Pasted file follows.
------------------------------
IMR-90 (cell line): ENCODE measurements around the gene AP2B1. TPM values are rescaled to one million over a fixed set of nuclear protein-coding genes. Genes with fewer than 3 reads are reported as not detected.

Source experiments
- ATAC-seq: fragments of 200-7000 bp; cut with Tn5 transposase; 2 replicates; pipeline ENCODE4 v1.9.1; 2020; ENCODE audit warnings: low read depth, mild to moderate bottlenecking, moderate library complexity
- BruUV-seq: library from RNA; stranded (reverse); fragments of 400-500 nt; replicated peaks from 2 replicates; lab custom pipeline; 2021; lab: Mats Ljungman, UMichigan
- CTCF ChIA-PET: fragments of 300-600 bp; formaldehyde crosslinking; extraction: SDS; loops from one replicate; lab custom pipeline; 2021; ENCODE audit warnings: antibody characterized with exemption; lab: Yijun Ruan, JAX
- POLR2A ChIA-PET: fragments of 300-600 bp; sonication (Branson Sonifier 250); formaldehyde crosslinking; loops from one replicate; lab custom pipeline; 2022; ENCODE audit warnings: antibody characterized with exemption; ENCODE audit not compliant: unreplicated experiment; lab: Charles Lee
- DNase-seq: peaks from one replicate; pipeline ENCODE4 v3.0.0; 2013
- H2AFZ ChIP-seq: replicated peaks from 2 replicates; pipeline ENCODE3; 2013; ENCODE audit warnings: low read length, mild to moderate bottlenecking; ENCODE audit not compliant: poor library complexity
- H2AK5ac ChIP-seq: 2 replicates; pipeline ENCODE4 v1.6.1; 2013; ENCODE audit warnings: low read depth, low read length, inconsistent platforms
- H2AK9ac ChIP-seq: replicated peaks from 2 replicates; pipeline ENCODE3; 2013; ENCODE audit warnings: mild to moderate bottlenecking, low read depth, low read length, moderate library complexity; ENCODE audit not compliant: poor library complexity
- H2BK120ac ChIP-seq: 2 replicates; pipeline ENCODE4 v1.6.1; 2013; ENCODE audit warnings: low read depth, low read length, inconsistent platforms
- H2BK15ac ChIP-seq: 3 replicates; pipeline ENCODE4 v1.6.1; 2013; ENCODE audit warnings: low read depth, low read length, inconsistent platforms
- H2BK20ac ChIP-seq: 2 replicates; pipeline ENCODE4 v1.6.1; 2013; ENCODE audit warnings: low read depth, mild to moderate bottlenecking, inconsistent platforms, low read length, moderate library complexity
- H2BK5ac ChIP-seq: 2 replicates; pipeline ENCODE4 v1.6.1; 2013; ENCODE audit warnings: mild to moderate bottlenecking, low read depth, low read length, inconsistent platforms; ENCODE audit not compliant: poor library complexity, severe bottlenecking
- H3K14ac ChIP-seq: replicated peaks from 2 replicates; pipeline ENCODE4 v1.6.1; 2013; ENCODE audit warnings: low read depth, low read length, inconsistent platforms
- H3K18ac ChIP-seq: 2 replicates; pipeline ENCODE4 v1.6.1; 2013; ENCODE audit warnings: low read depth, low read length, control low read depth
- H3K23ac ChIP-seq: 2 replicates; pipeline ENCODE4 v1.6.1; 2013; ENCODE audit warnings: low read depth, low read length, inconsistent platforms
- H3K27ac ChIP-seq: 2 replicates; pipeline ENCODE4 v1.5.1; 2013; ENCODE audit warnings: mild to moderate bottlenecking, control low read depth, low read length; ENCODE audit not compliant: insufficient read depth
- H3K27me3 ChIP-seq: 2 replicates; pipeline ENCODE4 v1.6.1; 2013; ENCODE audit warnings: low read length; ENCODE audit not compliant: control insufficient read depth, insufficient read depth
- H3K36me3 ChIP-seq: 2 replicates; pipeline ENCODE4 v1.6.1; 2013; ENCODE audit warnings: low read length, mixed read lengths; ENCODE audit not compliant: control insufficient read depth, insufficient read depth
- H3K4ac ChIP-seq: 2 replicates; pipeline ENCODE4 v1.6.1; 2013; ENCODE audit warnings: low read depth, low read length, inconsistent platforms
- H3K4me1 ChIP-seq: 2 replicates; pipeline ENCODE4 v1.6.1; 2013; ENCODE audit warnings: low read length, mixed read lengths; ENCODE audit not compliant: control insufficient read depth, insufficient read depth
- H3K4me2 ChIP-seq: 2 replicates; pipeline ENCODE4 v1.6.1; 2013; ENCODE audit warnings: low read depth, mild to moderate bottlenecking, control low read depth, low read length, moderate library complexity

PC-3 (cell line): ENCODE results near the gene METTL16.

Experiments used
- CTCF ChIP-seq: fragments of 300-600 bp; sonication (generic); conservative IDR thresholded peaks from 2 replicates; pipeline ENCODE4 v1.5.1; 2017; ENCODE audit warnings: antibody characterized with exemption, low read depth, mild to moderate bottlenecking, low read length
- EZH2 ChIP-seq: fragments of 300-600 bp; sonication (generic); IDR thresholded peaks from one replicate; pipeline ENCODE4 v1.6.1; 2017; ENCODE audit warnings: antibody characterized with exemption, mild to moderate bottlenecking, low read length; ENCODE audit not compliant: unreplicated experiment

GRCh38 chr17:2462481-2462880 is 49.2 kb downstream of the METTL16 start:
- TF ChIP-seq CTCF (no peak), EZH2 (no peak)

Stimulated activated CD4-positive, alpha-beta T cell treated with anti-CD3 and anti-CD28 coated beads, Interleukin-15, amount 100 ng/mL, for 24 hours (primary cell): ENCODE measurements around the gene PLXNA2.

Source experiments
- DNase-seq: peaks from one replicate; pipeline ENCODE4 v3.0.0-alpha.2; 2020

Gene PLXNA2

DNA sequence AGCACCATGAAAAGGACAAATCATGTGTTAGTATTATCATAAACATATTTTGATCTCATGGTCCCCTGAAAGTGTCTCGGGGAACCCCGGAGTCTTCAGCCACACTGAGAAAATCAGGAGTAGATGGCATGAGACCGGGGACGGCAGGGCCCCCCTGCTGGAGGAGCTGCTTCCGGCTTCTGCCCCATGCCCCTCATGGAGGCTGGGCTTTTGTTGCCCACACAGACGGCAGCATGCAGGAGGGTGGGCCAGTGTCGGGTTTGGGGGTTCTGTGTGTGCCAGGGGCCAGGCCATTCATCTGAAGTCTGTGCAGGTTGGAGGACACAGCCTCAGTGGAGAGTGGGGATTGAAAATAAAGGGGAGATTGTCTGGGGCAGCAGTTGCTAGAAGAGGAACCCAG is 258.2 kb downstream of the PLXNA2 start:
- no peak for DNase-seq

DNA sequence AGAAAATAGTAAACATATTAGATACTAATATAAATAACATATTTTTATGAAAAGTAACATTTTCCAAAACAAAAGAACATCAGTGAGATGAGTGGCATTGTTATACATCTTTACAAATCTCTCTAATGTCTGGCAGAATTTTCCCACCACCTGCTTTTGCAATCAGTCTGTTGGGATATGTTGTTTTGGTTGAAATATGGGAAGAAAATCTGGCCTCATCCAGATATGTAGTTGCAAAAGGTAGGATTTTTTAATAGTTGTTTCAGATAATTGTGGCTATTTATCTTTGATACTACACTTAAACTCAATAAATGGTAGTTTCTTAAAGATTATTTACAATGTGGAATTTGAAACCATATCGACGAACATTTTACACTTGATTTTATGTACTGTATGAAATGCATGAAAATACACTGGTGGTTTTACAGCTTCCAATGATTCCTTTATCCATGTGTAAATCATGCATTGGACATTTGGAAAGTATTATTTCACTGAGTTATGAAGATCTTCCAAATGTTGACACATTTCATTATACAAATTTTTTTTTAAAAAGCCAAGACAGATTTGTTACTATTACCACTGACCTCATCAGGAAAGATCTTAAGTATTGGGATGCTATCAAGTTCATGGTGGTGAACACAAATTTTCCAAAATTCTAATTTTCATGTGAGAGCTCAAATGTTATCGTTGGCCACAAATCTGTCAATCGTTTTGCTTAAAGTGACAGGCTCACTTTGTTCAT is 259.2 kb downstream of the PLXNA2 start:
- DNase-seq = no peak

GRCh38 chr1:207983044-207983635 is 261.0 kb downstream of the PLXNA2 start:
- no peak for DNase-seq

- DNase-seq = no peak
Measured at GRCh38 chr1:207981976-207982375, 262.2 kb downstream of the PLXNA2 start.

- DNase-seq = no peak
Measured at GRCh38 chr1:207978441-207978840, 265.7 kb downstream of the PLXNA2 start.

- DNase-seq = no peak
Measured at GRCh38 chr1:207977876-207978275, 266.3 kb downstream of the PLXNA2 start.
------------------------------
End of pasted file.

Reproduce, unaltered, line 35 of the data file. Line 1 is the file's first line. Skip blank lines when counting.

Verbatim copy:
- no peak for DNase-seq